Writing to Land and Water, Mr. Higford Burr, Aldermaston Court, Reading, says:

" I dare say that most of your readers who take any interest in planting have often remarked how an Oak or other tree of fortuitous planting has attained a fair growth, owing to the protection of a Thorn bush, which has saved it from cattle. Taking a hint from Nature, I desired my woodman last Autumn to plant in my park, by way of experiment, a dozen trees, about six feet high, in such a manner that they would be protected each by a Thorn. He performed his task with great judgment, and I am happy to say that hitherto the experiment appears to be so successful that I shall repeat it on a larger scale this next November. Planters, of course, will see that my object is to plant single or grouped trees, without having to incur the expense and trouble of fencing them; and having been thus far successful, I am desirous of imparting this 'dodge' to others, who, having rough grounds, may thus make use of their Thorns as nurses for more valuable trees".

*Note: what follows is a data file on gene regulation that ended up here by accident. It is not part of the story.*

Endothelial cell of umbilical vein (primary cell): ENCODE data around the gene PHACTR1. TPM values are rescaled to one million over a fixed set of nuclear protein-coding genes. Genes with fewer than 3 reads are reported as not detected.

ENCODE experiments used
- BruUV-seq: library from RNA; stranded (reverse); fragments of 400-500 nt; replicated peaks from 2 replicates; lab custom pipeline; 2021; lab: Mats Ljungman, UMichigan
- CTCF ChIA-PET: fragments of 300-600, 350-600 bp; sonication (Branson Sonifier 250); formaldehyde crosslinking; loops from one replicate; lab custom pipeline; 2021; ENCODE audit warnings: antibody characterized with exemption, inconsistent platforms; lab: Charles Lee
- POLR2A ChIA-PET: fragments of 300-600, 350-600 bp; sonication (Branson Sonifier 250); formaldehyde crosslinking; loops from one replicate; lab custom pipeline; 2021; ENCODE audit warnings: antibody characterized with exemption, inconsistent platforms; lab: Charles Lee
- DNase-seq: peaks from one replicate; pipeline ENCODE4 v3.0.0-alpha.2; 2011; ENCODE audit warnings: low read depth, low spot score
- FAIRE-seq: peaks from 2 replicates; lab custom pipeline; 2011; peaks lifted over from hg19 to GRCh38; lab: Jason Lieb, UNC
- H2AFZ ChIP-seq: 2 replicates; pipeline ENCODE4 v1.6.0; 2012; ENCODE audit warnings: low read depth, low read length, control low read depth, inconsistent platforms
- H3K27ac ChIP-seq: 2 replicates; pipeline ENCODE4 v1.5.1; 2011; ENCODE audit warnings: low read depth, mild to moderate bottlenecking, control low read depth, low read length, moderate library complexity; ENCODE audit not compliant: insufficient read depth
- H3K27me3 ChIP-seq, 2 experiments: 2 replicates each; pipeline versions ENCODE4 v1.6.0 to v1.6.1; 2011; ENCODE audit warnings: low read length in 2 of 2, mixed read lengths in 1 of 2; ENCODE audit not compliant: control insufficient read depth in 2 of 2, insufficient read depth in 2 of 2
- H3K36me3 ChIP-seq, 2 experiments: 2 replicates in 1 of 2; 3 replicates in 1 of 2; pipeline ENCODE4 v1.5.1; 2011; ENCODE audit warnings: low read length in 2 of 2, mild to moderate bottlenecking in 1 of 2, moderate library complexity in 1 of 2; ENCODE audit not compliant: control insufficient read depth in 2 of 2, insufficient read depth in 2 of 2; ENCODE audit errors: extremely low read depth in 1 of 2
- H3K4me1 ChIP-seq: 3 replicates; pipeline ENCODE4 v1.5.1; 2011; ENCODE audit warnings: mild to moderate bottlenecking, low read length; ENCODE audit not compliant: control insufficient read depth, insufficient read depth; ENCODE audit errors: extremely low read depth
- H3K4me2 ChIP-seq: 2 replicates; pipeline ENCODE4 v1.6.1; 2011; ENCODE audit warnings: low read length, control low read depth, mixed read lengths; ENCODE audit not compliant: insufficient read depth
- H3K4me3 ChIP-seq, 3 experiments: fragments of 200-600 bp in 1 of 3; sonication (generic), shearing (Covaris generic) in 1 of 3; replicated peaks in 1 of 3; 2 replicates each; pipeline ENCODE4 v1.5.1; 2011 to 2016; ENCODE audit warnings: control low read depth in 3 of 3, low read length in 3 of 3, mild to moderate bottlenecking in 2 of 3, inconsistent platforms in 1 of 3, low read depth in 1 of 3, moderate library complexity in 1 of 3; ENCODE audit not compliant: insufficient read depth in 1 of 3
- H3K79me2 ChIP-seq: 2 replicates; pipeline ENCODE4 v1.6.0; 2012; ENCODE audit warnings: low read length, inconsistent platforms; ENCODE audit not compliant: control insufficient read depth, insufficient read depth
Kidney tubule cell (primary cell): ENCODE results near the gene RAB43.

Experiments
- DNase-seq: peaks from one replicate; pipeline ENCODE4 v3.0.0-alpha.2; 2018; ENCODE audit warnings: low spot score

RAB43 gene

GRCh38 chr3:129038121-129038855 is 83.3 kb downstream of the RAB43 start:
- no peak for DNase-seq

In America we cannot wait for the Thorn trees to grow, but cut the Thorn's branches and work them round the trunks to be protected. Around Philadelphia it is not uncommon to see Honey Locust, Yellow Locust, Osage Orange and even Blackberry branches used as protectors in this way.